G20: Less growth, more austerity for developing countries

MF Managing Director Christine Lagarde speaks at the Development Committee October 12, 2013 at the World Bank in Washington, DC. The IMF/World Bank Meetings are being held in Washington, DC this week which will host Finance Ministers and Bank Governors from 188 countries. IMF Photograph/Stephen Jaffe.

MF Managing Director Christine Lagarde speaks at the Development Committee October 12, 2013 at the World Bank in Washington, DC. The IMF/World Bank Meetings are being held in Washington, DC this week which will host Finance Ministers and Bank Governors from 188 countries. IMF Photograph/Stephen Jaffe.

 

IMF – World Bank’s annual meetings and the G20 Finance ministers and central bank governors gathering in Washington D.C. this weekend proved two things; first that the world is more divided now, in the aftermath of the financial crisis and second and more important that the labouring millions of the globe in developing and advanced countries, must now work more and get less in order to cure the financial malaise, which still engulfs the globe. Last but not least it seems that nobody believed there that the US may default. Of course everybody agreed that if the US doesn’t solve its internal political stalemate during the next two days, the world wouldn’t want to know what it may follow.

It was much more important however to learn that the American central bank, the Fed, is definitively preparing to normalise its super relaxed monetary policy, and recall the trillions it has lent to US banks at zero interest rate. Four years of such money cornucopia was enough for the American banks to fully recapitalise themselves at the expenses of the rest of the economy. This abnormality though cannot continue, because the US economy cannot take any more of this cure. However normalising this policy means much tighter credit conditions and higher interest rates not only in the US but also in all and every financial markets, mainly in the developing world. To get an idea where this could lead, it suffices to read the relevant paragraph of the G20 Communiqué, issued after the meeting.

What the G20 asks from developing countries

The Press release goes like that, “We recognize that strengthened and sustained growth will be accompanied by an eventual transition toward the normalization of monetary policy and that volatility of capital flows continues to be an important challenge. Sound macroeconomic policies, structural reforms and strong prudential frameworks will help address an increase in volatility. We will ensure that future changes to monetary policy settings will continue to be carefully calibrated and clearly communicated. We will cooperate to make policies implemented for supporting domestic growth also support global growth and financial stability and to manage their spillovers on other countries”.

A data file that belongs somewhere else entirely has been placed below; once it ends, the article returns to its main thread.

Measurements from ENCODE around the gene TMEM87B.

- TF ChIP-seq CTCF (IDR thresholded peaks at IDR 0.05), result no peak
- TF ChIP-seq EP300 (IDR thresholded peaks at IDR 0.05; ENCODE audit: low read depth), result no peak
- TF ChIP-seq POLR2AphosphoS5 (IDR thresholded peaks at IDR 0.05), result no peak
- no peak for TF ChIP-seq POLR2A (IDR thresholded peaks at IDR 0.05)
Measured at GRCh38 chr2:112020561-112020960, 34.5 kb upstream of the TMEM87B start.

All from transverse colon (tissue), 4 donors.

It is pretty clear what all that mean. Sound macroeconomic policies and structural reforms, are direct references to austerity policies and more deregulation of the labour market, abolishing whatever workers’ rights are left in our brave new world. It’s not only that though. Central bankers and ministers also want, “strong prudential frameworks”. The meaning of it is clearly that more state aid and support to banks will be needed in the developing world, after the cheap American money returns to the US and leaves those lenders out in the cold. Of course the public subsidies to banks, needed to keep them in good shape, should come from cutting down other chapters of government expenditure, because overall state deficits must be reduced (sound macroeconomic policies). As a result taxpayers’ money that was used to finance education, health and social policies, should now be used to support the banks all over the developing world.

Bankers want more

Obviously the G20 central bankers and ministers of Finance wanted in this way to prepare the world for this new era of more expensive money and tighter credit conditions. The problem however is that in large parts of the world already reigns an explosive conjuncture, combining extremely high unemployment and almost non-existent credit options for households and SMEs.

Hopefully, Eurozone will avoid this killing cure. Actually, its southern countries are now fighting to exit from such a deadly combination. Mario Draghi, the President of the European Central Bank has repeatedly confirmed during the last three months that interest rates will be maintained at their present or lower levels and Eurozone banks will be supplied with ample liquidity on demand. Of course not to forget, that the South of Eurozone is cut off from Eurozone’s core financial markets. Add to that the severe austerity measures applied there for more than four years and you come up with a clear picture of what the developing world will go through in the near future. Sadly enough, in this case the fall will start from a low level.

Consequently the above quoted G20 policy proposals are directed exclusively to the developing world, where cheap dollar loans financed both the private and the government sectors and thus greatly contributing to the strong growth rates achieved in countries like Brazil, Turkey and others. Of course the advanced countries will suffer from the fall of demand from the developing world, and possibly this can mean more woes for southern Europe. Last but not least it must be mentioned that developing countries with strong internal financial system, like China, will not be hurt much by these new unpopular policies.